2023-09-06| Special

World Premiere of Documentary-style Film on the Battle Against Antibiotic Resistance

by Richard Chau
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Antimicrobial resistance (AMR) caused by misuse or abuse of antibiotics constitutes a pressing health risk issue in recent years, and is increasingly jeopardizing public health. Some experts even express concerns over the dire situation of running out of medicines for certain diseases if the prescription and use of antibiotics are not carefully controlled, or if the development of new antibiotics fails to keep pace with bacterial evolution. 

With the aim of highlighting AMR’s threat to global health, the AMR Action Fund, Pfizer, MSD, and Shionogi co-funded an ambitious documentary-style film, produced by the BBC Storyworks Commercial Productions, which premiered globally on YouTube on September 5 and is now available on YouTube. The film tells the story of how doctors, scientists and researchers are working together to combat this health crisis and aims to promote the proper use of antibiotics.

Related article: UK Launches World-First Program With Two Antimicrobial Drugs to Counter Superbugs 

AMR Fatalities Surpass AIDS and Malaria, Threatening Global Health

When bacteria are continually exposed to antibiotics in amounts insufficient to completely eliminate them or inhibit their growth, the surviving pathogens may develop DNA mutations that allow them to become drug-resistant. While AMR can be a result of natural evolution, the crisis can rapidly worsen when antibiotics are prescribed incorrectly by doctors (e.g., using antibiotics for viral illnesses ignoring the fact that antibiotics do not work on viruses) or used inappropriately by the general public (e.g., discontinuing medication when symptoms seem to have subsided, or indiscriminate use of antibiotics in food animals).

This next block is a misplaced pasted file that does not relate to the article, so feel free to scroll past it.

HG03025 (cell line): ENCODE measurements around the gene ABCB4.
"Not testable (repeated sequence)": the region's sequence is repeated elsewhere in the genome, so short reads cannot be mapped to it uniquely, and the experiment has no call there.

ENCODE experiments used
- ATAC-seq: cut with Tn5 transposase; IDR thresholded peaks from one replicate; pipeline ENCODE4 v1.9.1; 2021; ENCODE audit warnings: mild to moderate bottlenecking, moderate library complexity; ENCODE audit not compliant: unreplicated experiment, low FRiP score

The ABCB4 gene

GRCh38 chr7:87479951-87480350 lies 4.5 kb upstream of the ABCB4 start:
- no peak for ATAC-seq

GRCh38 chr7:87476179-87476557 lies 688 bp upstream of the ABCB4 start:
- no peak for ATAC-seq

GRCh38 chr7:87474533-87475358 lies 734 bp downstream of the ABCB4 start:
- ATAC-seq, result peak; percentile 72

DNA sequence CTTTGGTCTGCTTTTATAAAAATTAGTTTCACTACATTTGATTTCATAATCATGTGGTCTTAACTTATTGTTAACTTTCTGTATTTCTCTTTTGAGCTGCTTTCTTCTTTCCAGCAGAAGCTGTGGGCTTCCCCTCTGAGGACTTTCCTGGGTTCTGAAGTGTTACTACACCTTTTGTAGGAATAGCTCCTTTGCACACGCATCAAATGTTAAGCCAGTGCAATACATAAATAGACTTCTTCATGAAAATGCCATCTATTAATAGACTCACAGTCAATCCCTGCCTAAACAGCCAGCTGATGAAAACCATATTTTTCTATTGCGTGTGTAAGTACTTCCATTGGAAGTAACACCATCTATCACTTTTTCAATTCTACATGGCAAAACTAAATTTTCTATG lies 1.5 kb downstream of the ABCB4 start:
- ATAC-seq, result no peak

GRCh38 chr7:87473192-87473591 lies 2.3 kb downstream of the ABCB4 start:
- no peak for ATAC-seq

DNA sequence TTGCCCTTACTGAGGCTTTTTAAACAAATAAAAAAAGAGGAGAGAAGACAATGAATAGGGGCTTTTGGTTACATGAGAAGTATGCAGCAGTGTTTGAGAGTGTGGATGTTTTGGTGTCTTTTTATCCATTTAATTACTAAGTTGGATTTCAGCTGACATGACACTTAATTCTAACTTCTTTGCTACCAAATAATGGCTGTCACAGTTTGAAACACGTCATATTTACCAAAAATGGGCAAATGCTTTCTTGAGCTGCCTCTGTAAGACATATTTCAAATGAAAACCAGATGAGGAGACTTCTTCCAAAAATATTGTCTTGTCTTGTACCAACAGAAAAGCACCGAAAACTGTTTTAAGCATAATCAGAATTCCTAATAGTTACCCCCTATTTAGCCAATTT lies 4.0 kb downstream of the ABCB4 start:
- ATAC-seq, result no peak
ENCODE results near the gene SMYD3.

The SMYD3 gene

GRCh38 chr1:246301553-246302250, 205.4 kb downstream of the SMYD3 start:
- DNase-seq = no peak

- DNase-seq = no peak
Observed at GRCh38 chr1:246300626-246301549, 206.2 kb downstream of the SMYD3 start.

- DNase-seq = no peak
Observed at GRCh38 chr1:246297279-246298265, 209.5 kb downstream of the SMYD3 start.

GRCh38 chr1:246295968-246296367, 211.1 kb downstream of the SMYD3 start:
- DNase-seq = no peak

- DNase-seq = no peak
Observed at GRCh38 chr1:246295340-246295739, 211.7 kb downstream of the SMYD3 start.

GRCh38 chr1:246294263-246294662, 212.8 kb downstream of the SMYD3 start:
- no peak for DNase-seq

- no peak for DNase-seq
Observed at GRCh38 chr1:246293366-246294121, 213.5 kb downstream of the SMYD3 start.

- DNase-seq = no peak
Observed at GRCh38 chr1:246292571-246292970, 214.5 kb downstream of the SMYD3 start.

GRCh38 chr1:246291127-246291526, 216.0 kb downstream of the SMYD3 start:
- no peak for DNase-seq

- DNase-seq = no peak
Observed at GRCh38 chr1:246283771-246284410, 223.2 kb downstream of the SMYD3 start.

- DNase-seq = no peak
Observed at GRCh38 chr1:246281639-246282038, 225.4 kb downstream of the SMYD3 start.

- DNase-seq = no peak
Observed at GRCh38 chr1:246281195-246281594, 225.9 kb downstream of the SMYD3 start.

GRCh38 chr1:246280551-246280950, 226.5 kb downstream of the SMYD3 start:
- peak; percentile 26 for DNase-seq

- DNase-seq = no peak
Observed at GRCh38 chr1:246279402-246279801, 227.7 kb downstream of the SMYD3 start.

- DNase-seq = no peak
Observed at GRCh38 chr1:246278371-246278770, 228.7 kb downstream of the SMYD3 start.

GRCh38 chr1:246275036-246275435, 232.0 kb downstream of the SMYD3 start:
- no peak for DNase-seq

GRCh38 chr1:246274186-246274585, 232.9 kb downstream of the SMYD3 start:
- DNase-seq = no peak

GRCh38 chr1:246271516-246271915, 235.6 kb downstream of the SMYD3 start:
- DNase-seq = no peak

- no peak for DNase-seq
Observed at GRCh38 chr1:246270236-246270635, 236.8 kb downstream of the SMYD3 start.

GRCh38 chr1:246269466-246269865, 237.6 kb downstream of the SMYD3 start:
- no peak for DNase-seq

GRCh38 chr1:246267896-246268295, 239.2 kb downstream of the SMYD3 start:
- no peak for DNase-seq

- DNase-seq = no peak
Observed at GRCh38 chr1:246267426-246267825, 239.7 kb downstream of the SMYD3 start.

An analysis published in February 2022 in The Lancet estimated deaths attributable to and associated with bacterial AMR for 23 pathogens and 88 pathogen–drug combinations in 204 countries and territories in 2019. The report shows that an estimated 4.95 million deaths globally in 2019 were associated with antibiotic-resistant bacterial infections, directly contributing to about 1.27 million deaths (an average of about 3,480 per day), exceeding the number of deaths from AIDS (860,000) or malaria (640,000) in the same year. Among the 23 pathogens covered in the study, E. coli, Staphylococcus aureus and Klebsiella pneumoniae were particularly deadly.

Besides, the COVID-19 pandemic over the past three years could aggravate the AMR crisis. A study published in June 2021 showed that the proportion of certain drug-resistant bacteria increased three-fold during the pandemic. In particular, patients with confirmed co-infections with drug-resistant bacteria were likely to stay in the hospital for three to five times longer. Similar findings were reported in another special report published by the U.S. CDC in June 2022, which noted a significant increase in the proportion of drug-resistant bacteria due to increased antibiotic use in severe cases of COVID-19.

A Brand New Documentary-style Film on a Global Crisis

The documentary-style film, themed “Race Against Resistance: The Life And Death Struggle To Save Antibiotics”, is co-funded by the AMR Action Fund, Pfizer, MSD and Shionogi and created by BBC Storyworks Commercial Productions, highlighting the significant potential threat that AMR poses to global public health, as well as raising awareness of the issue.

The 36-minute film features the testimonies of AMR survivors, as well as scientists and researchers dedicated to tackling AMR. In addition, the CEOs of Phare Bio and Adaptive Phage Therapeutics, two biotech companies that are actively developing therapies against AMR, have also been interviewed. 

“For years, people have been referring to AMR as the silent pandemic because it’s so overlooked,” said Chris Sweeney, Director of Communications of the AMR Action Fund. “It’s a grand pandemic. It directly kills 1.27 million people a year and indirectly contributes to five million deaths a year. There’s nothing silent about it.” In fact, one of the key messages of the documentary is to emphasize that the AMR is no longer a future problem, but an imminent threat. One researcher describes AMR as “one of the most significant existential threats to humanity” in the trailer, while Dr. Sally Davies, former Chief Medical Officers of the UK, raises a pressing question, “What world are we going to give our children if we’ve lost all the antibiotics, and they go back to dying of a scratch they got in the garden when playing?”

The film premiered globally on YouTube on September 5. As one of the major sponsors, Pfizer is promoting the film and has posted the trailer on its Instagram and Facebook pages with the hashtag #StopSuperbugs.

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